Mitch/Misha Grauberger, often seen zooming down the hall in a wheelchair, overcomes his daily physical and mental health struggles to advocate for homeless youth.
Mitch/Misha: About a year ago, my mobility started to get worse. I’m currently at an apartment where I have to carry my wheelchair up and down the stairs, and I’m moving to an accessible apartment.
Josh: I’ve seen you for a long time, but I’ve never asked about your disability. I’ve been afraid to ask. Can you help me understand? What is it? What’s causing it?
Mitch/Misha: We know I have some form of inflammatory arthritis that is predominantly affecting my knees. That is the biggest thing that impacts my mobility. It’s likely a type of arthritis where, basically, if you have psoriasis, it can impact joints as well. I also have Ehlers-Danlos syndrome (EDS). It’s a connective tissue disorder; I like to describe it by saying that the glue that holds my body together isn’t sticky enough. My collagen is built wrong. Prior to my mobility getting worse, I did physical therapy to re-learn how to walk, despite never having lost the ability. I moved like one of those inflatable guys in a used car lot. So, now that I know, I have to be extra conscious to not extend my joints too far.
I got my EDS diagnosis about 2 years ago. For the couple years before that, I’d started having more physical issues, to the point that I realized something was wrong. I knew that I was accident-prone, but I didn’t know, growing up, that it wasn’t normal to have aches and pains every day. My dad is likely dealing with it, and my aunt got a diagnosis after I did. My dad is on a waitlist to get a diagnosis, and my baby brother probably has it as well.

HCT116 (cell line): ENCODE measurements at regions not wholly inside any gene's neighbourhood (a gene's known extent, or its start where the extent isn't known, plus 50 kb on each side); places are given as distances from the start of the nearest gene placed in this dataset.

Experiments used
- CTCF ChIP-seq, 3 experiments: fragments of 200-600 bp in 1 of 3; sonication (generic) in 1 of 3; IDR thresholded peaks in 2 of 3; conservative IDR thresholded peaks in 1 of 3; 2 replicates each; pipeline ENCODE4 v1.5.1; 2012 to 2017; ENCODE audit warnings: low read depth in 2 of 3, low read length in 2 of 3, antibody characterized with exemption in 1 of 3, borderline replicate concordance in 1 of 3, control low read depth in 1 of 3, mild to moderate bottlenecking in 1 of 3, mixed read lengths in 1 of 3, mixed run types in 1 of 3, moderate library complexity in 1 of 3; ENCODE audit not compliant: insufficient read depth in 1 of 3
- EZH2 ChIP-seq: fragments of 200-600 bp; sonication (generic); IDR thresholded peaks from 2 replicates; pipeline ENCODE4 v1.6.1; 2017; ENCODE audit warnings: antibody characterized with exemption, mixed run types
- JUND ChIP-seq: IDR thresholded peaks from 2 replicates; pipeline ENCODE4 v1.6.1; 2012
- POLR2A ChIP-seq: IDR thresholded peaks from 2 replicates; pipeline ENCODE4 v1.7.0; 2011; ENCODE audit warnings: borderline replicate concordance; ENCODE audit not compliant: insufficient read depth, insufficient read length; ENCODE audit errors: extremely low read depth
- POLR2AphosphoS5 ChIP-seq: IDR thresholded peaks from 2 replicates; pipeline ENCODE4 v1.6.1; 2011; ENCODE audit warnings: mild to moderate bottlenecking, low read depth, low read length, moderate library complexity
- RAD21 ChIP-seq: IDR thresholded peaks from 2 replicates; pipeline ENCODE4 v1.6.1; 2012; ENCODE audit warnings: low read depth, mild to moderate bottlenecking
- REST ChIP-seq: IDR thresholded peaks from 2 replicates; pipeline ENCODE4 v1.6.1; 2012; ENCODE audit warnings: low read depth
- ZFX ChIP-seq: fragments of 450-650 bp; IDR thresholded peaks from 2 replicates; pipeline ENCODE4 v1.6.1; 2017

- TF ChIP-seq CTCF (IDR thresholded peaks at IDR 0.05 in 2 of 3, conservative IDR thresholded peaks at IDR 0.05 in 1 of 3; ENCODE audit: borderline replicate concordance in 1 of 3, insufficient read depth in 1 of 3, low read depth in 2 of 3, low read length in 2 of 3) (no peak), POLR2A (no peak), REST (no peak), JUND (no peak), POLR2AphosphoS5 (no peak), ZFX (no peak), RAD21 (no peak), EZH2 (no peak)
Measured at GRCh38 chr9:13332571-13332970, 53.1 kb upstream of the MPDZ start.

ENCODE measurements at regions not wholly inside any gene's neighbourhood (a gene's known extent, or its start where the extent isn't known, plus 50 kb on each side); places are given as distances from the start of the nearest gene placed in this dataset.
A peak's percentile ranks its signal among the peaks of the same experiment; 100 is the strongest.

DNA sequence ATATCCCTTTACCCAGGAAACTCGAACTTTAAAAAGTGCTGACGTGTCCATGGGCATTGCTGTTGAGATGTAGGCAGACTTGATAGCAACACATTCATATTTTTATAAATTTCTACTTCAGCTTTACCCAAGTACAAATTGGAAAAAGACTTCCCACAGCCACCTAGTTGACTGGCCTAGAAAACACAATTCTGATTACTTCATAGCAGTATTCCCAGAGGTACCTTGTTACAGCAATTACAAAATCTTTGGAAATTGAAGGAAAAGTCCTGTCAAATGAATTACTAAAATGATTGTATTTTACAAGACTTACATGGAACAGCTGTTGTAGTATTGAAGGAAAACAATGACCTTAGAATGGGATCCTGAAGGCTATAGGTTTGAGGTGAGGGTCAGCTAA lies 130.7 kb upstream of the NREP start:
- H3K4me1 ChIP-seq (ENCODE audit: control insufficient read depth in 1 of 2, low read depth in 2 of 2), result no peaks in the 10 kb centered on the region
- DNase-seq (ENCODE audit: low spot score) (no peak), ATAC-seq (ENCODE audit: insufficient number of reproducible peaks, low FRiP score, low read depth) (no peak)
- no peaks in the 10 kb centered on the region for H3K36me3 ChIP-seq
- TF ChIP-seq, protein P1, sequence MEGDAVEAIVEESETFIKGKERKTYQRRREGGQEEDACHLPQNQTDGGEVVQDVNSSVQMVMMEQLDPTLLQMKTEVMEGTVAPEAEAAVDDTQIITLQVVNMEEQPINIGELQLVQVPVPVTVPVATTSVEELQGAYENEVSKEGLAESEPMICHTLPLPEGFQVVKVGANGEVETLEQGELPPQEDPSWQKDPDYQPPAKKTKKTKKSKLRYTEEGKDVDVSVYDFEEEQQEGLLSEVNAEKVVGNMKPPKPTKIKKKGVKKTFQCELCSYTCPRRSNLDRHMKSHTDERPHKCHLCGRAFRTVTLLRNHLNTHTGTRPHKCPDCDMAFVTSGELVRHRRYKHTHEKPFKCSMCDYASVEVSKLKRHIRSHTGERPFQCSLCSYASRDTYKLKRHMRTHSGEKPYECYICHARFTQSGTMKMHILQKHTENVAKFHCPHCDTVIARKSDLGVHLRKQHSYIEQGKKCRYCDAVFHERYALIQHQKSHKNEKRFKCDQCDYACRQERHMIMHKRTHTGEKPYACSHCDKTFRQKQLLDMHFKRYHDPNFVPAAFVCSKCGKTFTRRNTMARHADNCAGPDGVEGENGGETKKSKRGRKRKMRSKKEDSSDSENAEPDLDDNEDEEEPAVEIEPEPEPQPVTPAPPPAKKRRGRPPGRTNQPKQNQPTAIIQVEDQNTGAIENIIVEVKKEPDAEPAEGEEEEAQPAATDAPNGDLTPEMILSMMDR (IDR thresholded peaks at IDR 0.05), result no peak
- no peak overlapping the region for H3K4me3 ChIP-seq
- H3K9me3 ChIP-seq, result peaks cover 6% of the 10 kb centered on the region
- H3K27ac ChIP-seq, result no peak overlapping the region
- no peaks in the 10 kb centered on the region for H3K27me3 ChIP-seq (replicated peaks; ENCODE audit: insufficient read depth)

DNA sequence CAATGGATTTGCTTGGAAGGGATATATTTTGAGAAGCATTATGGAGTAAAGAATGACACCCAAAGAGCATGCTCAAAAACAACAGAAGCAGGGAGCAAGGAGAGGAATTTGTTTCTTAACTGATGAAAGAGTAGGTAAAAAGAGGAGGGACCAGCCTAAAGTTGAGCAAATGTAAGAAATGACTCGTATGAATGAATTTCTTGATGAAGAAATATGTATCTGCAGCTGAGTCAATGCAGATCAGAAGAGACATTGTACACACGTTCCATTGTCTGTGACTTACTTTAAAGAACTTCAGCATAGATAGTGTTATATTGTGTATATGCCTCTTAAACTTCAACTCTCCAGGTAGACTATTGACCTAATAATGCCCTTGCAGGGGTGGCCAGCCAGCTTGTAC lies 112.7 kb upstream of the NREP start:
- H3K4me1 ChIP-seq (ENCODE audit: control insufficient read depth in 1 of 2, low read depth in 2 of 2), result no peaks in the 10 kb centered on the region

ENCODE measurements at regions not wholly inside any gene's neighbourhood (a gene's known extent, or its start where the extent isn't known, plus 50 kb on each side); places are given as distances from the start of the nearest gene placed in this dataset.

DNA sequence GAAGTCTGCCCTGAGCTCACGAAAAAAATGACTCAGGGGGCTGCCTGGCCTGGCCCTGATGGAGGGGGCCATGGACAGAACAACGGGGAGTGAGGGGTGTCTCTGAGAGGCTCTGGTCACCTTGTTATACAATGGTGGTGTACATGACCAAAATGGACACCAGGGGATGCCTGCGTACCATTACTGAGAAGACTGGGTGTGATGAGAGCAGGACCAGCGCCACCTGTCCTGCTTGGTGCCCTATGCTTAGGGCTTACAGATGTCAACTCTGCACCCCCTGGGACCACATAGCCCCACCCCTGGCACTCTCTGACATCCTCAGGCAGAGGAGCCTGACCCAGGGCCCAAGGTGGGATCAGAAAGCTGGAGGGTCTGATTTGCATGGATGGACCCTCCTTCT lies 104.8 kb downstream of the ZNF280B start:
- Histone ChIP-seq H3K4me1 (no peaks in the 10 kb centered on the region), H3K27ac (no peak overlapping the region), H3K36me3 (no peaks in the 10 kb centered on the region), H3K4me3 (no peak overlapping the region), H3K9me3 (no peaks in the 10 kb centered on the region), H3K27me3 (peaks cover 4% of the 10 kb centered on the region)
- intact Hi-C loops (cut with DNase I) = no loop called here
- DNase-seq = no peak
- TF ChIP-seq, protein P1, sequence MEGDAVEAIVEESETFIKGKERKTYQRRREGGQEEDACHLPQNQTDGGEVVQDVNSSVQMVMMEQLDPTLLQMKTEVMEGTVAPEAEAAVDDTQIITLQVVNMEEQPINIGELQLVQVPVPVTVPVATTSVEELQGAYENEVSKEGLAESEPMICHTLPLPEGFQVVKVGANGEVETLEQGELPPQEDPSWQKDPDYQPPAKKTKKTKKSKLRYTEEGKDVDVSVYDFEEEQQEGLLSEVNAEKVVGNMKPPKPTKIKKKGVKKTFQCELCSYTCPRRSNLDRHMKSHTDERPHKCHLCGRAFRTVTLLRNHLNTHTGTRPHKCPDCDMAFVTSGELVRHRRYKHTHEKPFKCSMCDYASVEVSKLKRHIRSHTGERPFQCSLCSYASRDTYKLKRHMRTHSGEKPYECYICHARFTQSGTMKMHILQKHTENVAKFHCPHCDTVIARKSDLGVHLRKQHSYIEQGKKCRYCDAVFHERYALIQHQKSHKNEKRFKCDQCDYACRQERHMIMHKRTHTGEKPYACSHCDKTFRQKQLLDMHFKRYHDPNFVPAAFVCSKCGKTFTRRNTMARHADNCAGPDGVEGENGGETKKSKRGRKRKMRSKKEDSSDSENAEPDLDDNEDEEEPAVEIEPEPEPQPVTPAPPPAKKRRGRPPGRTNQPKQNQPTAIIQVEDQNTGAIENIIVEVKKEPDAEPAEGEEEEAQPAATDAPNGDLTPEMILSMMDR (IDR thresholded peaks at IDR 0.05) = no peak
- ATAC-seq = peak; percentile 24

I also deal with something called Postural Orthostatic Tachycardic Syndrome (POTS), which means when I go from sitting to standing, my heart rate goes way up. To treat it, you have to do the opposite of what you do for high blood pressure – eat lots of salt. I have to be careful about how quickly I stand up. I do walk around a little bit, but the more I do, the more it causes arthritis flares.
Josh: And what is the prognosis for your conditions?
Mitch/Misha: I’m going to be dealing with chronic pain my whole life. I have extra stretchy skin, so if I lose weight, my skin is going to sag further than others might. One pro is that we often look younger, because we generally have very velvety-smooth skin. It’s actually one of the diagnostic symptoms! Our skin ages slower. Most of it deals with watching how I move for the rest of my life.
Josh: And will you always be wheelchair-bound?
Mitch/Misha: First of all, wheelchair-bound is not necessarily the way to phrase it.
Josh: Okay, please teach me why, so I can learn.
Mitch/Misha: “Wheelchair bound,” is confining. This [wheelchair] is a tool that helps me access the world. I’m not “wheelchair bound,” I’m a “wheelchair user.” I’d be “homebound” if I couldn’t leave the house because I didn’t have my chair. I will probably always have my chair with me, but there are times where I’ll push it and use it as a walker in case I need it.
Josh: Thank you, Mitch. Can you tell me, how do those who do not use a wheelchair, or understand your disabilities, or aren’t “in the know” react to seeing you in the wheelchair?
Mitch/Misha: Some people, if they see me scooting with my legs, which I do a lot, will make comments about “You’re too young to need that kind of thing.” But I got more comments when I was using my walker. People see a chair like this and they know I probably got it through insurance. You can’t get it without a doctor’s recommendation. A frequent comment I get is how quickly I move in my chair. And I’m like, it’s the power of inertia, baby! The faster I move, the less I have to work to keep moving. I’ve always had the stereotypical gay walk – I go fast!
Josh: Having seen you, I would have to agree!
I want to ask you about a different topic entirely, because I know it’s important to you. Would you tell me about your experiences with gender and sexual identity? You identify as trans, yes?